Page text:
In 1953, 20th Century Fox changed the way we saw movies at the theater by introducing widescreen at an aspect ratio (width divided by height) of 2.35:1. It was called CinemaScope. Up until that point, movies were shot at the Academy ratio of 1.375:1. Several other widescreen aspect ratios were ultimately created by the various movie studios, including the most common one used nowadays, 1.85:1.

The way these movies at several different aspect ratios were projected was at a constant height. That way, all movies would be seen with different widths. Some early widescreen movies were at 2.66:1, and one, Ben Hur (1959), was at 2.76:1. An example from the Chariot Race is shown below (© Copyright MGM Studios). These days, the widest aspect ratio is generally 2.35:1.

A comparison of what you would see, depending on the aspect ratio, is shown at the top of this page.

When studios informed movie theaters a couple of years ago that they had to convert their projectors to handle only digital versions of movies, everything changed. I have noticed that we now see movies projected at a constant width, just like we have on our HDTVs at home. Movies at 1.85:1 are shown full screen, while 2.35:1 movies are shown with black bars at the top and bottom.

So, the term “Widescreen” is no longer relevant, because high aspect ratio movies are not seen any wider than the 1.85:1 movies.

The biggest problem with this is that the 2.35:1 movies are using only 0.7872% of the pixels that 1.85:1 movies are using. So, on a 1080p HDTV, instead of using 2,073,600 pixels (1920 x 1080), they use 1,632,408 pixels. At a theater, where movies are shown in 4K, instead of using 8,847,360 pixels (4096 x 2160), they use 6,964,642 pixels.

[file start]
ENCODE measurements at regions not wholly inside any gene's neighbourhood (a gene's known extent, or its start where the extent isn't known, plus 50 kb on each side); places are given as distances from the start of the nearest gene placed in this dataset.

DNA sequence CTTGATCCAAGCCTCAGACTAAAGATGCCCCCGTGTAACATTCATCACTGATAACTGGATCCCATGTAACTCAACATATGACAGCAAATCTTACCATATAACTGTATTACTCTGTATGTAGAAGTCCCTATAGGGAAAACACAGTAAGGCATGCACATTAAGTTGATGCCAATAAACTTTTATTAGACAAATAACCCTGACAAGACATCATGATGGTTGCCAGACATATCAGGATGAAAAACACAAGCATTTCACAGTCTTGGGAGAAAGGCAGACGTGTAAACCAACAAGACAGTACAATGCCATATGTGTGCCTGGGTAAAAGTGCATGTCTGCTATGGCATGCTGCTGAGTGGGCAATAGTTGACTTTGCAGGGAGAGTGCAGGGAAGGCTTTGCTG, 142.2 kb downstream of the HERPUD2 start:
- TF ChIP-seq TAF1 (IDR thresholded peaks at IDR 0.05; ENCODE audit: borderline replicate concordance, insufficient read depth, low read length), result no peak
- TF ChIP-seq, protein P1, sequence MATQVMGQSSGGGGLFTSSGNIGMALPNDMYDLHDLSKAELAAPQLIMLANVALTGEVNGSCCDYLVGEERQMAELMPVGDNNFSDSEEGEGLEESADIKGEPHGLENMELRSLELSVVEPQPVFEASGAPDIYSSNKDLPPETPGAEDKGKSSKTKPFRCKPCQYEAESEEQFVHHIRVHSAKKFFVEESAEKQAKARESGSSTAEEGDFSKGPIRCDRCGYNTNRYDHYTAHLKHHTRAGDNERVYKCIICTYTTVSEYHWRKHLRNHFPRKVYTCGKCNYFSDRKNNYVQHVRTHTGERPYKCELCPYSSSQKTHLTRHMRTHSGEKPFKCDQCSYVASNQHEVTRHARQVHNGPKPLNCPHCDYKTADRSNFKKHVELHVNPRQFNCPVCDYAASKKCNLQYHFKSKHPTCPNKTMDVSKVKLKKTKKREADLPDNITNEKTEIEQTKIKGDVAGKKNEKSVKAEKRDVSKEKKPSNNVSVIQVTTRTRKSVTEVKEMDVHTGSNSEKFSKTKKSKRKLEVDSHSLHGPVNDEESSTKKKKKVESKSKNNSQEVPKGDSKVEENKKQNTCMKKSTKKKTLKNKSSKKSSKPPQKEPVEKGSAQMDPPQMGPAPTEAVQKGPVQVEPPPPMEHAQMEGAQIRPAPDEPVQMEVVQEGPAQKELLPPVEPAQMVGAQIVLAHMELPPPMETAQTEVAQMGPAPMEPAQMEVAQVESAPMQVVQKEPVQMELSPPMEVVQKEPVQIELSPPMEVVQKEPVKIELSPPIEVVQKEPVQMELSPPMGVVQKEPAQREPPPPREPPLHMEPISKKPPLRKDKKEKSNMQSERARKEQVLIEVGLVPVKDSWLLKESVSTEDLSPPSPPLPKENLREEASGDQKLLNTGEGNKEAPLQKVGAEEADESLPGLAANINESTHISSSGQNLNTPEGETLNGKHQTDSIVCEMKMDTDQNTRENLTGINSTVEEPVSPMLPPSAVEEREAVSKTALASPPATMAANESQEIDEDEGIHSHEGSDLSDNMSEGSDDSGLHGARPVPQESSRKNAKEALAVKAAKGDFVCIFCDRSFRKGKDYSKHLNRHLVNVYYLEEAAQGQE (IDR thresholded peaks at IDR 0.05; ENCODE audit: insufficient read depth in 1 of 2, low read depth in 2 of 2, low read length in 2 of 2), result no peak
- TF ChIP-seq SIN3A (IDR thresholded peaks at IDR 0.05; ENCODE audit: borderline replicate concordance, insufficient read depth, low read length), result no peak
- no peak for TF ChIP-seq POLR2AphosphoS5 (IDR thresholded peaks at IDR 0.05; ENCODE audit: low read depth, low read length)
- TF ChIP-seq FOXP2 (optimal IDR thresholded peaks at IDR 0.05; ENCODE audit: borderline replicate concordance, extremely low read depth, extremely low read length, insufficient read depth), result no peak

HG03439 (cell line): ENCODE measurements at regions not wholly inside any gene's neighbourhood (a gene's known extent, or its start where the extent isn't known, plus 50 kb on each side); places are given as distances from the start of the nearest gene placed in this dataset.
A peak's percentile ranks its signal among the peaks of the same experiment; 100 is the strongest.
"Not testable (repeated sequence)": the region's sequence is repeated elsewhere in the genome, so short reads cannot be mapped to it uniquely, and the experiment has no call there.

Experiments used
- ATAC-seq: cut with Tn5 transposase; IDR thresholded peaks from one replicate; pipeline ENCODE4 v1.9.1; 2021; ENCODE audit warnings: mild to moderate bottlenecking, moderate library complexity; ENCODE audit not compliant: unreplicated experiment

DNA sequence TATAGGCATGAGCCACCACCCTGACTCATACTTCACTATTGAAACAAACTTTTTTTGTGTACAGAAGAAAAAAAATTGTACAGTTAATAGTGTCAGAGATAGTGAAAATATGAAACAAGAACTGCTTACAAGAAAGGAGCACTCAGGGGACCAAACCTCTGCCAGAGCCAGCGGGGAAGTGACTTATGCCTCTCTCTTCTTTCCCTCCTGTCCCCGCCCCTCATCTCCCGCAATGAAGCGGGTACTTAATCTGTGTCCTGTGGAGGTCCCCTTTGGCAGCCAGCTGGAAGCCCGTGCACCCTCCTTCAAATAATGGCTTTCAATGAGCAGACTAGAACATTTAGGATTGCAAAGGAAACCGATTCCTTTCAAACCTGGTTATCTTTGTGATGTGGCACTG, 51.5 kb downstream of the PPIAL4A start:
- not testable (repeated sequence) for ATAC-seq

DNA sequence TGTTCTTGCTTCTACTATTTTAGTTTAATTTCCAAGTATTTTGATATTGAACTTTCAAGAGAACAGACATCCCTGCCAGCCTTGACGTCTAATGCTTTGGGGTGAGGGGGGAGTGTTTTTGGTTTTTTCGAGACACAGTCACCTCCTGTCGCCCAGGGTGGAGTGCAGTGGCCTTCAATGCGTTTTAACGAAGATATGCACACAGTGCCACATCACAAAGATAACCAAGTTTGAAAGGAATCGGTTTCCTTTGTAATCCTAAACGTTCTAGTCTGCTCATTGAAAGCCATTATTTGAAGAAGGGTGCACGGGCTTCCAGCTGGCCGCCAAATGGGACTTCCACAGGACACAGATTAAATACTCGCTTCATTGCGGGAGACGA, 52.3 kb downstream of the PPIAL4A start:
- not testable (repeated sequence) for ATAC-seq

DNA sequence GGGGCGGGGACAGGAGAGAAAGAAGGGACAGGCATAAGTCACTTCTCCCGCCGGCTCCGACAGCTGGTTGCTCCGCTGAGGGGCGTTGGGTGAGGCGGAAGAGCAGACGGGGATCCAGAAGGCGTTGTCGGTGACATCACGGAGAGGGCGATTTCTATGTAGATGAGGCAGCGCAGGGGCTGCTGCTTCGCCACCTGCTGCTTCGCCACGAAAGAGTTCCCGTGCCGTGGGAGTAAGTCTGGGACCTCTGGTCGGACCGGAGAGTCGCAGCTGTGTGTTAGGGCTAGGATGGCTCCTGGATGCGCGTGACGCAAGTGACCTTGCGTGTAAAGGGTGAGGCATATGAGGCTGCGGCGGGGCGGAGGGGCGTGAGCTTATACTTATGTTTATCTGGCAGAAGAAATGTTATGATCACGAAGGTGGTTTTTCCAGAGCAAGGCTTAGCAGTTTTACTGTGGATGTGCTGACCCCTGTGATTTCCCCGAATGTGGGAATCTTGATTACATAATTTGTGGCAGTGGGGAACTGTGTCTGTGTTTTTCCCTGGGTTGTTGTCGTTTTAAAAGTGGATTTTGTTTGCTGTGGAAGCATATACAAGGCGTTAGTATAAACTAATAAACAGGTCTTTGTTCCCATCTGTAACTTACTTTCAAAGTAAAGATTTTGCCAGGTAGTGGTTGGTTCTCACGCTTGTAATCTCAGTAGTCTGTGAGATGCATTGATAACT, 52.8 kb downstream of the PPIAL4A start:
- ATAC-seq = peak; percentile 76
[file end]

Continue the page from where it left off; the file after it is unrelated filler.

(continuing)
However, there are additional problems at the theater.

I have noticed that movies are now shown with digital projectors at such high brightness, the black levels are very poor, with the darkest parts of a scene being gray rather than black. The black bars at the top and bottom of the screen are not black. They are gray. This is a deterioration from what we saw when film was projected.

Secondly, the sound volume is turned up far too loud. I literally have to watch the movie using dark glasses in order to improve the black levels and keep from being blinded by the brightness. I also put torn pieces of napkins in my ears to reduce the loudness to a reasonable level.

So, it would appear that “Widescreen” is no longer a relevant term, at least at the Cineplex where I go to see movies.

I suggest that movie theaters use a zoom lens on the front of the projector to increase the width of 2.35:1 movies on the screen compared to movies shown at 1.85:1. I would assume that the original projection screens with additional width are still there, so this should not be a problem. I would also suggest that movies which are going to be projected at 2.35:1 aspect ratio be shot with a 1.27 squeeze using an anamorphic camera lens, then unsqueezed at the theater by a reverse anamorphic lens. This way, all of the 4K pixels would be used.

And, please turn down the brightness and volume level.